It is only education that has helped the Saudi female population nurture their expertise, develop acquaintances, and understand their rights (Al-Rawaf, 1991). Even with the increasing number of Saudi women in the workforce, there is a mutual conviction among the Saudi population that home is the appropriate place for women. According to them, the primary role of a female is sustaining and raising children. Thus, Saudi women continue to face difficulties and challenges in seeking education after schooling or finding a line of work (Hamdan, 2005).

In 2010, Doumato discussed women’s rights in the Middle East and North Africa, “The reason for instructing a young lady is to bring her up in a legitimate Islamic manner to play out her obligation in life to be an ideal and fruitful housewife and great mother.” Regardless of this, a couple of years back, the number of female students graduating from Saudi colleges surpassed the number of male graduates (Baki, 2004).

The Ministry of Education under the KSA government reserved two Universities, i.e., Prince Noura bin Abdur Rahman University in Riyadh and Iffat University in Jeddah for females to obtain higher education. Two universities reserved for male students include King Fahd University of Oil and Petroleum and The Islamic University. The remaining universities have provisions for male and female education but separate campuses.

According to Al-Saif, “The current education structure limits women's access to the labour market through restrictions on certain areas of study and access to a wider scope of jobs, such as engineering, media, and architecture.” Women continue to face restrictions that affect their educational choices (AL-Saif, 2013).

The Saudi government has financed its higher education programmes for women. Princess Nora Bint Abdul Rahman University consequently proposed courses in science that were formerly limited to male students, which led to continuous improvement in the state of women's higher education prospects. However, the Kingdom is still lagging behind in healthcare services, i.e., an acute shortage in the nurse workforce. According to Almajwal, in 2013, the total number of Saudi nurses comprised 25 per cent of the total nurse workforce in the Kingdom (Al Majwal, 2016).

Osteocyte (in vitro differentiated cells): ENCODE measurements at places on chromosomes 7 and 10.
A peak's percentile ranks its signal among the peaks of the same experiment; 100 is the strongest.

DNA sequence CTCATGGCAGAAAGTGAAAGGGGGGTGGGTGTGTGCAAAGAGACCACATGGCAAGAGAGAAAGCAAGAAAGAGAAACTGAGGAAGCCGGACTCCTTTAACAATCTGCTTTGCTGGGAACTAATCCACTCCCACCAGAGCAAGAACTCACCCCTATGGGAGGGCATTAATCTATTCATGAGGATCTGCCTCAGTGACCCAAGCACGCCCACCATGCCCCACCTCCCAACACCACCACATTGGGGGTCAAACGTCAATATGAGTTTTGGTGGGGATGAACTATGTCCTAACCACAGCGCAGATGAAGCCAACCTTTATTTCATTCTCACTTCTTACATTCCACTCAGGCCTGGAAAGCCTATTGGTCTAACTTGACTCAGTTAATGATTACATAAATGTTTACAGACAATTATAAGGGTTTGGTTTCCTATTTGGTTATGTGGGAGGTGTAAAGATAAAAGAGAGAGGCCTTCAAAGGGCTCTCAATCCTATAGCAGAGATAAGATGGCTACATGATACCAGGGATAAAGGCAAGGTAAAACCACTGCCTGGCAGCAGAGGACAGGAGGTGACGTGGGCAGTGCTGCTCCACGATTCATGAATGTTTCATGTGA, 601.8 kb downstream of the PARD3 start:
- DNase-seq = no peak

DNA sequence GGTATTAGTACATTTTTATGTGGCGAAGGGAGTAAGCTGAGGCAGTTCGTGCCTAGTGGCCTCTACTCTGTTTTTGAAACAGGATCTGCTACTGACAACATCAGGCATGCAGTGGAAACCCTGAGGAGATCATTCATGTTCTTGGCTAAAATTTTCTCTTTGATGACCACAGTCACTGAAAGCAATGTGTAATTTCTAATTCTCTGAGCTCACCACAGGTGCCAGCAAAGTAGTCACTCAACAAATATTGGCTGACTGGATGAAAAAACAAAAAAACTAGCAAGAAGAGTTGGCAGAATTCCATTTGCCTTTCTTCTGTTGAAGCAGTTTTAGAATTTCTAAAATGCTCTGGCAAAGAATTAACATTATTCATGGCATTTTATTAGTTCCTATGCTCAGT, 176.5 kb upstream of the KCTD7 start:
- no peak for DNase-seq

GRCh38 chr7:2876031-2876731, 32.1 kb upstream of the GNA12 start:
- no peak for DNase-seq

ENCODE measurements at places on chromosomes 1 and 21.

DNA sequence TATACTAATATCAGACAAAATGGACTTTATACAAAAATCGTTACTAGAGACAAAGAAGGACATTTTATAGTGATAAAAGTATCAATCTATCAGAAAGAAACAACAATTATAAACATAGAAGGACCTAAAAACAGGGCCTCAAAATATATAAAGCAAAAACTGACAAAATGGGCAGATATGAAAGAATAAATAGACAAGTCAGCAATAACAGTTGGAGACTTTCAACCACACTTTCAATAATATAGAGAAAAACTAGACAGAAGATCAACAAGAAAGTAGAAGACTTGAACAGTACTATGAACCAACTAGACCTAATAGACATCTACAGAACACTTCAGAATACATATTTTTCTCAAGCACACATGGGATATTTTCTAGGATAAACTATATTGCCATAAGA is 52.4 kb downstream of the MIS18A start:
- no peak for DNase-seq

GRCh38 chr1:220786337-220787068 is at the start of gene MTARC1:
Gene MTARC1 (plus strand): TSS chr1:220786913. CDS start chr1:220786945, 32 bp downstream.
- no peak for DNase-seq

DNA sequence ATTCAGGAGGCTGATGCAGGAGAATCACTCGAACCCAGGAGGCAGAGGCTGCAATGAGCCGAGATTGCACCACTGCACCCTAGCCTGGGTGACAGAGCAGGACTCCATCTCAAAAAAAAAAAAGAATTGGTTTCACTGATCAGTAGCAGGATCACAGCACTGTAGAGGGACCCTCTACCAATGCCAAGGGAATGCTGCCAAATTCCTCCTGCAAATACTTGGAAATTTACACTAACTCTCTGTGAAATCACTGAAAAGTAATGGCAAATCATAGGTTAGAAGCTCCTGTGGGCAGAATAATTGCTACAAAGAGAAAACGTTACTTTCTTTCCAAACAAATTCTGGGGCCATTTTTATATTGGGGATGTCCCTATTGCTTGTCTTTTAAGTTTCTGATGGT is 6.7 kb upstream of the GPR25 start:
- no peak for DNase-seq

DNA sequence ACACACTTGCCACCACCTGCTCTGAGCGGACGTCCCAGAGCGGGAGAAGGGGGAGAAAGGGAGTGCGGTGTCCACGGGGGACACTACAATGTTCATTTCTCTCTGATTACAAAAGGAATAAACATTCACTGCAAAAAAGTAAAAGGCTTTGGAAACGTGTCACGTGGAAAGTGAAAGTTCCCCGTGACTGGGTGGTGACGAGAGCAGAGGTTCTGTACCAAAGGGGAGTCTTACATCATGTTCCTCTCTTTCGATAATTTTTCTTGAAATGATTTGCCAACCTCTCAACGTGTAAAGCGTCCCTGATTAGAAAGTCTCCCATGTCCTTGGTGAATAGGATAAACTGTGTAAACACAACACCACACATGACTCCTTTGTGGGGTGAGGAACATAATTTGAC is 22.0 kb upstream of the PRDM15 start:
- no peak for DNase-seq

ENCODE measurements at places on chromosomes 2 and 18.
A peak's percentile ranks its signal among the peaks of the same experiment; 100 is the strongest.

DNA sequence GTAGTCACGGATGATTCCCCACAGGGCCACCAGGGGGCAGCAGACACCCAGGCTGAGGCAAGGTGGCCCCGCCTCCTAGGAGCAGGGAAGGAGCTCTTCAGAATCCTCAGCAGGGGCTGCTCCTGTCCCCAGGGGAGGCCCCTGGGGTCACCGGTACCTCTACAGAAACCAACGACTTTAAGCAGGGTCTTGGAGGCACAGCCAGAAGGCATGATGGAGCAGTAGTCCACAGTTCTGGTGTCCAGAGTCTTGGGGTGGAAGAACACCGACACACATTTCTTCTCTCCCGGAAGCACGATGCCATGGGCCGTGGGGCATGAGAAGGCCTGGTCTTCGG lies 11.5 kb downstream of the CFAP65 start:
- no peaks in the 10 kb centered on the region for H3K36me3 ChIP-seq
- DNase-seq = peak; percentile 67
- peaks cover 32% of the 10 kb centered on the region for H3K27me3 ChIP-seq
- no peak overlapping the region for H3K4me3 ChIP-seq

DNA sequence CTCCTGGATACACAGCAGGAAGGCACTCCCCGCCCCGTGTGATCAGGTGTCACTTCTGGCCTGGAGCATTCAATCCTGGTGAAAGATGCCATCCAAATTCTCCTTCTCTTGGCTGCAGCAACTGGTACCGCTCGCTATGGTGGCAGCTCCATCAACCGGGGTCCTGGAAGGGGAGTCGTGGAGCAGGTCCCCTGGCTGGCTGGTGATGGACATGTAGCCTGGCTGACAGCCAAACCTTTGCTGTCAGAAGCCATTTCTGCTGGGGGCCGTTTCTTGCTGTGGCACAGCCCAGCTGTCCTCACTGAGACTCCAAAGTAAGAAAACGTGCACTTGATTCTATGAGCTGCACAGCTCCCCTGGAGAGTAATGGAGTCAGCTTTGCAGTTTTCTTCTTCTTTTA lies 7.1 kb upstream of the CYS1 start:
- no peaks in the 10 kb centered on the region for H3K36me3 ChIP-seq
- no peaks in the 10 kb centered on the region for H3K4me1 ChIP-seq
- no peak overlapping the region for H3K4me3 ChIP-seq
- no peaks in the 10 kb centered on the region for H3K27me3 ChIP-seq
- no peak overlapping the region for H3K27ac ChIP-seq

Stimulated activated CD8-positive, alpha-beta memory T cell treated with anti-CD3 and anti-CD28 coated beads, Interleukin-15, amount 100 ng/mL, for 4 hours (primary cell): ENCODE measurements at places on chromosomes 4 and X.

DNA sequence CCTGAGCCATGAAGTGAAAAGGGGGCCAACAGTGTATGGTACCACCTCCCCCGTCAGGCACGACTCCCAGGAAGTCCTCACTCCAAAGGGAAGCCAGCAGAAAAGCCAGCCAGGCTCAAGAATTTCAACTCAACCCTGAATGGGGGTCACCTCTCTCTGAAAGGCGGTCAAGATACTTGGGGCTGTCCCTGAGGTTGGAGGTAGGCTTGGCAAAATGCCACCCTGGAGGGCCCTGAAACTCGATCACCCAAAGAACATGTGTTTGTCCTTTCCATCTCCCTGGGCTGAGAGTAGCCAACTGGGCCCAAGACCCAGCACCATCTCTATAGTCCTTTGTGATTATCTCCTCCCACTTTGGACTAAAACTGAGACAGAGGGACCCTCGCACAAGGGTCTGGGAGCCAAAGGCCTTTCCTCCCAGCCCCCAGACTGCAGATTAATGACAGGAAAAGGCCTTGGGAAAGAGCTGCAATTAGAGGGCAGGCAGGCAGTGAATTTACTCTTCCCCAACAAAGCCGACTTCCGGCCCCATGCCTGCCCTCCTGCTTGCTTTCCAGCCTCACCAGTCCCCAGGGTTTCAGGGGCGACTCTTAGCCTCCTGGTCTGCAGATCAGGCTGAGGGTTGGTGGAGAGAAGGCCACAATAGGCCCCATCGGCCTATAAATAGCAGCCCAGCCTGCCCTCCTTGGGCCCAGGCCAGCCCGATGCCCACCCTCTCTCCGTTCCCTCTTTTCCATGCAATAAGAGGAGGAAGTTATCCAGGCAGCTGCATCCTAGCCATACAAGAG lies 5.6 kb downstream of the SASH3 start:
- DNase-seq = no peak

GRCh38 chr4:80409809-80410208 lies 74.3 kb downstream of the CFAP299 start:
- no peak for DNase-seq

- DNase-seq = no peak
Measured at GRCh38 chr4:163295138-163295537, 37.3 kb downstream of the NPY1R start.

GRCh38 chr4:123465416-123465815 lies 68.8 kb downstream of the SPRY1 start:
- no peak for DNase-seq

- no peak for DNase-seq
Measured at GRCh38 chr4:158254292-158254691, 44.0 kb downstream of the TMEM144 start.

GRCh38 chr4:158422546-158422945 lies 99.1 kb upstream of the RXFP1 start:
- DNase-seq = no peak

AlMunajjed expressed that, notwithstanding all the endeavours made by the Saudi government, the female students living in the northern and southern regions of the nation have fewer opportunities to obtain advanced education in comparison with students from other regions (AlMauajjed, 2009). This is because of the dispersion of colleges and their branches among locales and areas and the hindrances to traditional culture. There has been a steep increase in interest in advanced education due to an increase in the number of secondary school graduates each year (Yahya Al Alhareth, 2005).

The Ministry of Higher Education, during the rule of King Abdullah, introduced the King Abdullah Scholarship Program stating that “Knowledge is the foundation of the renaissance of nations; for this reason, the government of the Kingdom of Saudi Arabia has given special attention to this sector.” The vision aims to prepare distinguished generations for a knowledge society built upon a knowledge-based economy and goals are ambitious and challenging” (Ministry of Higher Education).

Although there has been a significant rise in the demand for public universities, as described in the Sixth Development Plan of 1995-2000, the Saudi government authorized the re-foundation of private universities (Jammjoom, 2012). The Ministry of Planning announced in 2009 that a yearly development pace of two per cent was recorded somewhere in the range of 2004 and 2008 for secondary school graduates. Additionally, it highlighted the requirement for private advanced education establishments in Saudi Arabia to camouflage the gap between the supply and demand in advanced education. As per them, there are currently 41 private schools and ten colleges in Saudi Arabia. Two of these schools are for females only while the rest are for both (Ministry of Higher Education).

In line with this, the Minister of Labour and Social Development of Saudi Arabia stressed that Saudi Arabia's Vision 2030 based on three main axes: a vibrant society, a prosperous economy, and an ambitious homeland. According to him, "Saudi women are an important element of our strength. We will continue to develop talents and invest their energies to enable them to obtain appropriate opportunities to build their future and contribute to the development of our society and economy". Vision 2030 states that "Saudi Women are an important component of our strength, constituting more than 50 per cent of the total number of University graduates. We will continue to develop their talent, invest their energies, and enable them to have the right opportunities to build their future and contribute to the development of our society and economy".